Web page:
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Migrating 800k+ files from Paperclip to ActiveStorage

There is never a good time for big data migrations. But with some care and planning, you can make the entire process relatively painless — and do it safely and with zero downtime, too.
Arjan van der Gaag
Arjan van der Gaag
Jan 14, 2021
rails

For Floryn, migrating away from the now-deprecated Paperclip was the primary issue blocking an upgrade to Rails 6 on our primary Ruby on Rails application. File uploads is a critical feature, so it was important to handle any migration with care and avoid service interruptions. We were looking to migrate some 800.000 user-uploaded documents, spread over a range of different user-facing features and application models. We managed to transition these from Paperclip to Rails’ own ActiveStorage with no downtime.

A little planning goes a long way

After considering various strategies, we decided on a multi-step approach to this migration:

The migration was implemented by Floryn developers Hugo and Iris over the course of a couple of months at the end of 2020.

Iris remembers this was a difficult project to plan. “Even with all the up-front research in the world, you’re always going to find unexpected issues. This was one of those projects where you cannot cut scope when you come up to the deadline. In the end, everything had to be migrated. That required some flexibility in the planning process, so that this project could take as much time as needed. I’m glad we could easily adapt our process to it.”

Running into trouble

As expected, unexpected issues were found. For one, some parts of ActiveStorage weren’t that well-documented quite yet. Hugo recalls “it took some source code investigation to understand what exactly was going on sometimes”. It slowed things down a little, but “up to a point, that’s what you end up doing with all the libraries you use. The power of open-source software is that you can dive into the source to get a better understanding.”

There were also some practical difficulties. Iris: “one of our use cases was for graphs and charts from one of our own external services. They were served as SVG content. ActiveStorage, unlike Paperclip, treats SVG content as binary — for perfectly valid security reasons. Valid or no, it broke our use case. Luckily, because we could trust this service, we could implement our own show_unsafe_svg helper method to work around it.”

Being able to link new ActiveStorage::Attachment records back to the original Paperclip models also proved a life-saver, and not just for after-the-fact verification. During the migration, we noticed our changes triggered some workflows and notifications that we hadn’t anticipated. To prevent this from happening, we needed to retrieve some extra information from the original records. Fortunately, this was easy because of the links we had set up up front.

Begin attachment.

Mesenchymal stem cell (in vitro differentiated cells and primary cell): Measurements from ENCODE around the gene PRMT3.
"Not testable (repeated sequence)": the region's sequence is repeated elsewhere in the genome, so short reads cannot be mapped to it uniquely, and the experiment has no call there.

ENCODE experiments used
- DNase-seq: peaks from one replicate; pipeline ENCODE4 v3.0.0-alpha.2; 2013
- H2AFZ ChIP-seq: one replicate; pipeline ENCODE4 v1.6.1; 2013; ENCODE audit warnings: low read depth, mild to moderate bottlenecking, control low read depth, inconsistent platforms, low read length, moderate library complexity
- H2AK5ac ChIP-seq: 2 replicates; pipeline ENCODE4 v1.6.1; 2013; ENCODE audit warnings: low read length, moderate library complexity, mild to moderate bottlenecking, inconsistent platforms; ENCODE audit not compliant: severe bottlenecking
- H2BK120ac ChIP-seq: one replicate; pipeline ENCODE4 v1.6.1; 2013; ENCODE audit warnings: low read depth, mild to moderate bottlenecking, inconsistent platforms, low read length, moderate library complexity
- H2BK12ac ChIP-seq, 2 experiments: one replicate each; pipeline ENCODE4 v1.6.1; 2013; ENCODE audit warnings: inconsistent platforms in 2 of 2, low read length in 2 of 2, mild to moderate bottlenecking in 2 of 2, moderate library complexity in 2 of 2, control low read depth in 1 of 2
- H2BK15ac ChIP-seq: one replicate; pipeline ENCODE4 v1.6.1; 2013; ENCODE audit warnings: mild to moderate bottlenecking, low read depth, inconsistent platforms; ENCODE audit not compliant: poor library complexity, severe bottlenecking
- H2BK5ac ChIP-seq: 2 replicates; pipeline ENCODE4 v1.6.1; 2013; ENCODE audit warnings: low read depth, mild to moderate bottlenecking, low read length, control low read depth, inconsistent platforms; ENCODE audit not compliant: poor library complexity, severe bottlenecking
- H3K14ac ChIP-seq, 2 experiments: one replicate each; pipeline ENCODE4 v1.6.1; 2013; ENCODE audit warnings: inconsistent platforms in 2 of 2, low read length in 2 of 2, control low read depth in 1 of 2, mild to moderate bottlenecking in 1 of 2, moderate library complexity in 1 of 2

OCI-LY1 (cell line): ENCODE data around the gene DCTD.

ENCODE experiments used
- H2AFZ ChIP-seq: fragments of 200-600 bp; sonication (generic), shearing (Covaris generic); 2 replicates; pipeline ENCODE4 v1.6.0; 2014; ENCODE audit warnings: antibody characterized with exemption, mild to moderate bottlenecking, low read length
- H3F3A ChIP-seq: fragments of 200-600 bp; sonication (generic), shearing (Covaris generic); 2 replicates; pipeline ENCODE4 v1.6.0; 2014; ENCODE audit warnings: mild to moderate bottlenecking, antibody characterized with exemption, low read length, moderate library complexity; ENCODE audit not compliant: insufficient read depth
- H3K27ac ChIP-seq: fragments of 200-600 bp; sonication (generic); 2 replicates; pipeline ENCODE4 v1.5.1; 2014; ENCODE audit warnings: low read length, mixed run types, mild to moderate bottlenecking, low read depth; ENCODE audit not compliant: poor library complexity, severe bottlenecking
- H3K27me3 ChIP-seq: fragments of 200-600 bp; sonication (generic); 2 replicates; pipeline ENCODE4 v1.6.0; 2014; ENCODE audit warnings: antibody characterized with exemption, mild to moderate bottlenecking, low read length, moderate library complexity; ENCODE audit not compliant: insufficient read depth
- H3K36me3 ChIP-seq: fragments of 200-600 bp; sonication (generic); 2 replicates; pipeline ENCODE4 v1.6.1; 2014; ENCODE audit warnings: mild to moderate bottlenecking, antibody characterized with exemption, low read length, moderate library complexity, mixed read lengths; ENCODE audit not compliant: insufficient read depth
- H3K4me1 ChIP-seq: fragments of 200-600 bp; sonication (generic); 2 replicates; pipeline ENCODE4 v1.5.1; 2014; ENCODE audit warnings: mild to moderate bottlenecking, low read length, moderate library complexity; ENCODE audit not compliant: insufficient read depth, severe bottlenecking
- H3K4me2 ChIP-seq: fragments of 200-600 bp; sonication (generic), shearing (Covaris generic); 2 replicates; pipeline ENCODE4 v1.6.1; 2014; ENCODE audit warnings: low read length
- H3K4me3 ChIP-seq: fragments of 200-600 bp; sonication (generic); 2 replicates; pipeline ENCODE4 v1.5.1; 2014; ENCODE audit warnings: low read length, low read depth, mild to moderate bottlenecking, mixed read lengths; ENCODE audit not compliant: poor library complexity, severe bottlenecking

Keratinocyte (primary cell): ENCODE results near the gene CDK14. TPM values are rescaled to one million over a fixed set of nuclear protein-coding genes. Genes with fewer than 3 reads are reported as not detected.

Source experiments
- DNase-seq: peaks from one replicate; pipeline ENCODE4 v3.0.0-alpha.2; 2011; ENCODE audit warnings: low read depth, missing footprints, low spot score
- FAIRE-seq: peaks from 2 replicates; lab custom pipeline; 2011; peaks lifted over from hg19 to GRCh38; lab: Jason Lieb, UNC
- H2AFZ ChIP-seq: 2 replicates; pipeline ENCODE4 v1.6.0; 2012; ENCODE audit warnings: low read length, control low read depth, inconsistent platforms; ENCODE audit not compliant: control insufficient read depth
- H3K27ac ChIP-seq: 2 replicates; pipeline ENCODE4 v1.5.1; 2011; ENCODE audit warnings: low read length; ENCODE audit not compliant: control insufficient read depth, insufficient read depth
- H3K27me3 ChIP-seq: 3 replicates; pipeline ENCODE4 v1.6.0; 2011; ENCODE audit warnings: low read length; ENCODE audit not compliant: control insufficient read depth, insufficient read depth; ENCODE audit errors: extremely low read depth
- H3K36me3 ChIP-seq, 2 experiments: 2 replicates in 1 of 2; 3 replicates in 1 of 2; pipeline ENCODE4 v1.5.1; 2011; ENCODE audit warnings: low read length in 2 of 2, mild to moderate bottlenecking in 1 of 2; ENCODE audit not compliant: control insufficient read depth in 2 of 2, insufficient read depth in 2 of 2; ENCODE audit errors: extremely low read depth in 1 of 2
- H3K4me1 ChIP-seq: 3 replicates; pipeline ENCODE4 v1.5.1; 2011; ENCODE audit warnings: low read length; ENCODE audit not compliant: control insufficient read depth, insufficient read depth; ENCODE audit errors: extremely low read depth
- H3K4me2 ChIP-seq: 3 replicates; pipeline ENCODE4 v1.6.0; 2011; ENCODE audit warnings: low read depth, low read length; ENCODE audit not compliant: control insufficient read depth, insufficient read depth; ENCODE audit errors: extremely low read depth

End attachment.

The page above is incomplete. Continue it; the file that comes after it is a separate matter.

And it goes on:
Furthermore, ActiveStorage does not offer quite the same capabilities for validating file uploads as Paperclip does. “Although there are third-party gems that can help, our requirements were relatively simple,” says Hugo. “We decided to avoid the extra dependency, and develop our own custom validations.”

it took some source code investigation to understand what exactly was going on sometimes.

Finally, we had to work around an issue with orphaned uploaded files in Rails 5. When the user uploads files, they get stored immediately. When the associated model object is not saved, however, uploaded files might be left dangling. We had to introduce some temporary container to account for that. Iris: “I don’t like the extra complexity that introduces, but we already know with Rails 6, we can remove this work-around again.”

Looking back

Although the final migration took a considerable amount of wall time to complete, the entire process went over relatively smoothly. Along the way, we even found some good refactoring opportunities to clean up old code and make things just a little better than before.

So, how do you switch from Paperclip to ActiveStorage safely and cleanly? The ultimate trick might be to make extra sure whether you really need all those features in the first place. “After migrating one big batch of documents, we learned that that specific piece of functionality was used by only a single customer. We talked to them and learned we could easily transition them off it,” remembers Iris. “After that, we could remove the entire feature — along with all the migrated files — entirely. Knowing that up front would have saved us a bunch of time”. As it turns out, no migration is faster than no migration.

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Floryn is a fast growing Dutch fintech, we provide loans to companies with the best customer experience and service, completely online. We use our own bespoke credit models built on banking data, supported by AI & Machine Learning.

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